It was May of 2016, somewhere around 10:30 p.m. It was another night in the brutal nightmare that had made up the last year-and-a-half, and it was during that time when I began to secretly self-medicate.
We’d spent the previous year seeking medical answers non-stop, during which time I’d also given birth to our third child. Only three months after my baby boy’s birth, my husband underwent corrective brain surgery, losing his job and our health insurance immediately after.
Though I’d graduated college and worked most of my adult life, we’d chosen to make sacrifices so I could remain home while our children were small. We had worked so hard trying to establish a good footing for our family . . . but in a matter of weeks, everything had been reduced to a pile of rubble.
By this point, Chad had been officially diagnosed with ALS, and I was already so depleted from the grueling journey to the diagnosis that I began to spiral quickly. My life was falling apart. I felt obliterated, alone, and utterly hopeless. I was on the brink of complete despair.
On this particular May night, once everyone was in bed I laid down outside, sipping from the can in my hand. This had become my go-to posture. My place of escape was to look up at the stars and try to calm the fear tyrant inside me.
Chad was dying. I felt like I was too.
The presence of God felt completely withdrawn. Gone — just like the life we once had.
What had gone so wrong? What grave sin had I committed to cause this level of destruction?
As tears began seeping out the sides of my eyes, I tried to talk to God but couldn’t speak. All I could do was keep taking one deep, labored breath after the next. A stream of shandy-laced saliva converged with a stream of trauma-induced tears, forming a river of fluids that ran out the sides of my mouth, down my neck and shoulders, soaking the back of my shirt. Lord, how did I get here?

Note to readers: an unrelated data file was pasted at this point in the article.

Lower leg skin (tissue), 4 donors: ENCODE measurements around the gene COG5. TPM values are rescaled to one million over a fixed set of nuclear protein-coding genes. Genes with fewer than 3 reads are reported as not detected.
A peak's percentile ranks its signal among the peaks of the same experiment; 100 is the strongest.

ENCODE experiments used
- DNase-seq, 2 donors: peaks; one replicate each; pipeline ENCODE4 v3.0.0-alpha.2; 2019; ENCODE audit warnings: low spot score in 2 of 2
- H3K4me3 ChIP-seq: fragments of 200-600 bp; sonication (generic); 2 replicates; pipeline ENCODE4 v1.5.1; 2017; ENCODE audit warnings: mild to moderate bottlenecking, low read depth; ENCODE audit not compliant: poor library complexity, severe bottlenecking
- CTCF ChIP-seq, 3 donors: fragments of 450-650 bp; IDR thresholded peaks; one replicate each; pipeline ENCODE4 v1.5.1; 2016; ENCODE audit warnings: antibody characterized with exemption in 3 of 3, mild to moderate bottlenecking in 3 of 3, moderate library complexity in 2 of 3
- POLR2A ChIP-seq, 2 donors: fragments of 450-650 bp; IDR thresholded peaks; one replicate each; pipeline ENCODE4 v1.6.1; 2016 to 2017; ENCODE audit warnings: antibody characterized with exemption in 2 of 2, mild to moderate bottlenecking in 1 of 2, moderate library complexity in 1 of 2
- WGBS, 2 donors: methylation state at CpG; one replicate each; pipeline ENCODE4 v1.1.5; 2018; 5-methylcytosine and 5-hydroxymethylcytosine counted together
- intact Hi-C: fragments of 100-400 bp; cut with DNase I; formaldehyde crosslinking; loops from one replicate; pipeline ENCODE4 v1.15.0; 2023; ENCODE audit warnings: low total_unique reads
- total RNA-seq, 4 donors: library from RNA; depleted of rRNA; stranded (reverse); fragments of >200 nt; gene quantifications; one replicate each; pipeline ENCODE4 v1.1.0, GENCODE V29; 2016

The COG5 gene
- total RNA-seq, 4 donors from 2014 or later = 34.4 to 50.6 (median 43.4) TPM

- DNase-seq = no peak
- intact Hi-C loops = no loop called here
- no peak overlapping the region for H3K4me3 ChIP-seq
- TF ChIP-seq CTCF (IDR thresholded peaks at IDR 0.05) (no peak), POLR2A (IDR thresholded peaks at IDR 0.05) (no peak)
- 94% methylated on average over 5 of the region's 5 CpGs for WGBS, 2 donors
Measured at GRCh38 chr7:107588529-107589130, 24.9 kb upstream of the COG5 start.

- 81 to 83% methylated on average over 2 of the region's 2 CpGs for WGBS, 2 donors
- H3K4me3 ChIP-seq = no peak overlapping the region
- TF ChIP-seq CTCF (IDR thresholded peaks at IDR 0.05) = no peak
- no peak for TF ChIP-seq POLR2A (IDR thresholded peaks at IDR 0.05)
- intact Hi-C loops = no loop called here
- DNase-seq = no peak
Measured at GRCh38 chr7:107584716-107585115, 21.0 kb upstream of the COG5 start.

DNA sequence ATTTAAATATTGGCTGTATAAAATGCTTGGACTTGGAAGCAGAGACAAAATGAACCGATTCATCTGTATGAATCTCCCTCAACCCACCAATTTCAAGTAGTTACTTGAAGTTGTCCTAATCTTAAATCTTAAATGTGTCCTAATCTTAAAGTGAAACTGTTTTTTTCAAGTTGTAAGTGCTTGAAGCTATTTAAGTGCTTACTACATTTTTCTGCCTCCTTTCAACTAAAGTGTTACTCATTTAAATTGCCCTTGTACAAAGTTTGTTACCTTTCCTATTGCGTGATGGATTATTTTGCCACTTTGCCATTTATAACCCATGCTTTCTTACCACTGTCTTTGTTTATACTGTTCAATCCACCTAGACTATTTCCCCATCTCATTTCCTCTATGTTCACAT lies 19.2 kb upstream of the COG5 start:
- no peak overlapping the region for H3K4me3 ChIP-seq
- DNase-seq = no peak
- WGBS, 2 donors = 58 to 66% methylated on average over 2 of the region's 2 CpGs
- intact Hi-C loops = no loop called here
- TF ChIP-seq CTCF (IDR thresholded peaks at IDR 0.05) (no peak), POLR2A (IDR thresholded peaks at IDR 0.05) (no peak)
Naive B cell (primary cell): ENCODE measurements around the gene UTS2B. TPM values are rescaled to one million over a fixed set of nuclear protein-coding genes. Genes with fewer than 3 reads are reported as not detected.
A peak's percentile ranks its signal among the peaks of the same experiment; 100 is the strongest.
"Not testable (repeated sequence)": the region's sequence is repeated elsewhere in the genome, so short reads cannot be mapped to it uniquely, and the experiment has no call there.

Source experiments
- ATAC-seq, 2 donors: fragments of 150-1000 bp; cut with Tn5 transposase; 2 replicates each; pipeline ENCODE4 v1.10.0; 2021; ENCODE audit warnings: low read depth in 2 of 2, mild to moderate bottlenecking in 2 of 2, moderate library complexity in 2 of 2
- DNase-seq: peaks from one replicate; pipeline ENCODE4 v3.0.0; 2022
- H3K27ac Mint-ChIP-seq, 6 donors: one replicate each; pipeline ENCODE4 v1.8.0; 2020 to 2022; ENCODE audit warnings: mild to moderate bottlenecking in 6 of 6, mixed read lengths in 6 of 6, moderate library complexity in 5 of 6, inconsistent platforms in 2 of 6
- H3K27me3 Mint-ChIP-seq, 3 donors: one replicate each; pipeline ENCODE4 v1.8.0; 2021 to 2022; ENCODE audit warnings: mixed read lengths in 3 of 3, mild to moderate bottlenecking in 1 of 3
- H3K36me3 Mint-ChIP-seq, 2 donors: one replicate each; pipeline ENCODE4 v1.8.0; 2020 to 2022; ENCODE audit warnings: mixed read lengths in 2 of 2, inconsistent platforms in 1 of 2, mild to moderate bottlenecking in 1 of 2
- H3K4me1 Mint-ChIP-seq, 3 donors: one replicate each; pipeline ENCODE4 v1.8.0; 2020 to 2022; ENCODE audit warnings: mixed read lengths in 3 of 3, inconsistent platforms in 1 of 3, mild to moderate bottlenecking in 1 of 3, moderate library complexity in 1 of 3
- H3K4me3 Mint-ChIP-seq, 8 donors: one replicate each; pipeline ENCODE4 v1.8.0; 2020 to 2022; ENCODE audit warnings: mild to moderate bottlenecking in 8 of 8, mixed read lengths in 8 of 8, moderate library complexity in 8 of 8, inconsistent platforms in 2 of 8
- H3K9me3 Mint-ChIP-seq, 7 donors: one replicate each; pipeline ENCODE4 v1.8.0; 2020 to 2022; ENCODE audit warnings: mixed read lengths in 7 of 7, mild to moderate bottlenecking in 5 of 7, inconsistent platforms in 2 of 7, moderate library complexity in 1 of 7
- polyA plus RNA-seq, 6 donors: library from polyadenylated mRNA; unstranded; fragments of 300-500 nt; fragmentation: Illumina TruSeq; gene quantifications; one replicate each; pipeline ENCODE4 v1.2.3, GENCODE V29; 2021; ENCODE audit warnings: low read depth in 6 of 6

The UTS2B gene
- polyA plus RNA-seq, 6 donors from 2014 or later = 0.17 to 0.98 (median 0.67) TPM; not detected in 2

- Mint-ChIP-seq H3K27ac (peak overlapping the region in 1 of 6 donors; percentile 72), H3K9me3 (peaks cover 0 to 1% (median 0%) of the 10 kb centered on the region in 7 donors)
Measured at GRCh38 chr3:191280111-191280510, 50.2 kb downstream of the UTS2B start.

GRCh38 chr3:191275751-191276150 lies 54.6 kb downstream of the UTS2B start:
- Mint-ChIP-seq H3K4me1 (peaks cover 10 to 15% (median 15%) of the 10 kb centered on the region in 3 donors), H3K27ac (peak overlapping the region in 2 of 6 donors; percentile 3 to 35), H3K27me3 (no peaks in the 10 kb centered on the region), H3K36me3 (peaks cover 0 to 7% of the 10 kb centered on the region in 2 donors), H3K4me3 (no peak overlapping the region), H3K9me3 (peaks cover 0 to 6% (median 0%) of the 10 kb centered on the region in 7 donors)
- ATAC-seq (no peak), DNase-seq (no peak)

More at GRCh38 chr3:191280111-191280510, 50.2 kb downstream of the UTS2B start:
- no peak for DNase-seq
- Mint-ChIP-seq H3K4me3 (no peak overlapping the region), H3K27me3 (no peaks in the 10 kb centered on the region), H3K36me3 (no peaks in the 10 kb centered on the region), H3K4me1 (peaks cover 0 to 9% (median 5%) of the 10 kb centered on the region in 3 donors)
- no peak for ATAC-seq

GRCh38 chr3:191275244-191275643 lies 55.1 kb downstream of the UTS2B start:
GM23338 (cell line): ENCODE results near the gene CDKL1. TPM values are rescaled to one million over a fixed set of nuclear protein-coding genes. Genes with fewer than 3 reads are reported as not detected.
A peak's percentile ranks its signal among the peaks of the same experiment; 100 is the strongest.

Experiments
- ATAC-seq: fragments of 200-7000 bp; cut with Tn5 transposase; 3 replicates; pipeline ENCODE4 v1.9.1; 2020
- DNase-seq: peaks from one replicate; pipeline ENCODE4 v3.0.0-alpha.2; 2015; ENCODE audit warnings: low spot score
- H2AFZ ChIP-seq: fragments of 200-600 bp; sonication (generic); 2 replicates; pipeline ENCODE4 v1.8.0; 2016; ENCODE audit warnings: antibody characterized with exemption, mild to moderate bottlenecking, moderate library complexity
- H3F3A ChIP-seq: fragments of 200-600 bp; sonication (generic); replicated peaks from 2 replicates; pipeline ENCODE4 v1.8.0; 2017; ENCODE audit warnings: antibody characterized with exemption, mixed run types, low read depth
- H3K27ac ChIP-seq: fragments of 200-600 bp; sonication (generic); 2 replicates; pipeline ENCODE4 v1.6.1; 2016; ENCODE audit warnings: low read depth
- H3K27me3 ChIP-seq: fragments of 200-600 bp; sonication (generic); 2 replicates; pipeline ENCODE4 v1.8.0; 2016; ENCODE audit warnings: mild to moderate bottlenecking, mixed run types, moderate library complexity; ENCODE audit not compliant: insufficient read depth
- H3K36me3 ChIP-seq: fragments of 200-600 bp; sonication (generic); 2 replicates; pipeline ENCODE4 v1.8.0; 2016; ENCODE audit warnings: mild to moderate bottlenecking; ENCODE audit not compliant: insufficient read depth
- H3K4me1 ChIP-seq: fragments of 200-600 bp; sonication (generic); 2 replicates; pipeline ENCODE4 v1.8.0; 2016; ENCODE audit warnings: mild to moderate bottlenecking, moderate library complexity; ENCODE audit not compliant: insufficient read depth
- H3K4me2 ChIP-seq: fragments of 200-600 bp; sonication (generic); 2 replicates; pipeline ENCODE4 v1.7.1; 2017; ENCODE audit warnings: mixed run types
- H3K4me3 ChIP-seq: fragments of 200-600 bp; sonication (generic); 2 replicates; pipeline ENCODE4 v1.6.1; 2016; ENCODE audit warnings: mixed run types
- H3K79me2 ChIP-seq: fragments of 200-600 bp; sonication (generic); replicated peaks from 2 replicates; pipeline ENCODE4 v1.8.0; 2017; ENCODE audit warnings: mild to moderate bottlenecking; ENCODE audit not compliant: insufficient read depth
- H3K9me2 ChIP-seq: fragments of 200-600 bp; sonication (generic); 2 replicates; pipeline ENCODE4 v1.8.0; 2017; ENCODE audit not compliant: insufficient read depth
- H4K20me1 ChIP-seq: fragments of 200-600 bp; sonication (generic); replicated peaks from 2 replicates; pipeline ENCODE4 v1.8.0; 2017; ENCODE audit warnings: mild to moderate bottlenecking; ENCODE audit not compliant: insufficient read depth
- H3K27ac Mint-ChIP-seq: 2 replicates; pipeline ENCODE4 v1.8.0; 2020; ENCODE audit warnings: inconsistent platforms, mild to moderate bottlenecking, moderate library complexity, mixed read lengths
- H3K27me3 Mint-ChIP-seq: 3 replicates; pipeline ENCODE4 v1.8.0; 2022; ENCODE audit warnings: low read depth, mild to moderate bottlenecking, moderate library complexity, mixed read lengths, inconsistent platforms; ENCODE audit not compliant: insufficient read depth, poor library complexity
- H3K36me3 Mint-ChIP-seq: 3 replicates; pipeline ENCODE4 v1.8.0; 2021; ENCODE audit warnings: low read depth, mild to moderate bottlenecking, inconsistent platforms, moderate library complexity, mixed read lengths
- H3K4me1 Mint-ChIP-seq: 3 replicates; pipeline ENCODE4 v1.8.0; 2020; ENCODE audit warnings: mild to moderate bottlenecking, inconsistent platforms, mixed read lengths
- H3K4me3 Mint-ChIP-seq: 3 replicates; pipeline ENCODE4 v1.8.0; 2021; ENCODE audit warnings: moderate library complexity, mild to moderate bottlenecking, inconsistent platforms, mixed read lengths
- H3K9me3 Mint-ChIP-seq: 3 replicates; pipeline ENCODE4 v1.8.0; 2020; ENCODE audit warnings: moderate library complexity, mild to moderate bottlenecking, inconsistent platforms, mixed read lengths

As I rolled my body upward in a grand attempt to stand, I realized the six-pack I’d purchased was now gone, right along with my balance. My fingers collided with the red brick that literally keeps my home together. I somehow managed to fumble my way through the French doors leading to the interior of my basement and ended up face-down on the carpet. Face-down, as the reality of what I was facing surged through my body.
I felt angry that I couldn’t take care of my growing children and dying husband while staying on top of the bills and the housework. I felt guilty that I couldn’t do it all. I felt shame thinking that I’d probably somehow caused it all — and to boot, now I was drunk! God, You’re definitely punishing me, I thought. Maybe if I’d had more faith, I reasoned. Maybe if I had attended more revivals, hosted more children’s ministry activities, or worn looser fitting clothing? Maybe then I would have earned a good, happy, and picturesque life.
I had tried to live up to the standards of being a “good and faithful” Christian, but my mistakes were many — too many, I feared.
At that moment all I could mutter was, “God, please send help. I can’t do this by myself for one more day.”
The next day it was around lunchtime when an unexpected text came through: “Hey Lori, I wanted to let you know I’ve had it on my heart to help you with the kids while you care for Chad.” I couldn’t believe my eyes. HELP was here. Help that would come almost daily for the next six months.
I was so broken in that season and continued breaking. But later I could see that it was in that moment of failing and falling face-down on the carpet that God met me. It was in that moment of breakdown that He lovingly came near and consoled me.
As the days and weeks progressed, I began to see that not only was God providing help to me through this woman, but He was also comforting my children.
At the time, most people didn’t know that Chad’s mother was diagnosed with ALS only a few months after he was. This meant the grandmother our children deeply loved was now being simultaneously claimed by the same disease that was claiming their father.
But God knew ALL of this, and because He is El Shaddai (God ALL-Powerful), He’d already begun working behind the scenes by sending this woman and her husband to become surrogate grandparents during the very same time my children’s biological grandparents were being pulled away.
Friend, God is with us in the hard and He’s with us in the easy. He is with us in the ugly and He’s with us in the beautiful. He is with us in our good decisions and He’s with us in the bad ones. He is with us on the mountain and He’s with us in the valley. If you find yourself fallen, face-down on the carpet, He is right there with you too.
In the moments when your t-shirt is stained with shandy-laced saliva and trauma-induced tears . . . and in the moments when you have carpet-burned cheeks and a prayer of desperation on your lips — yes, God is with you even then.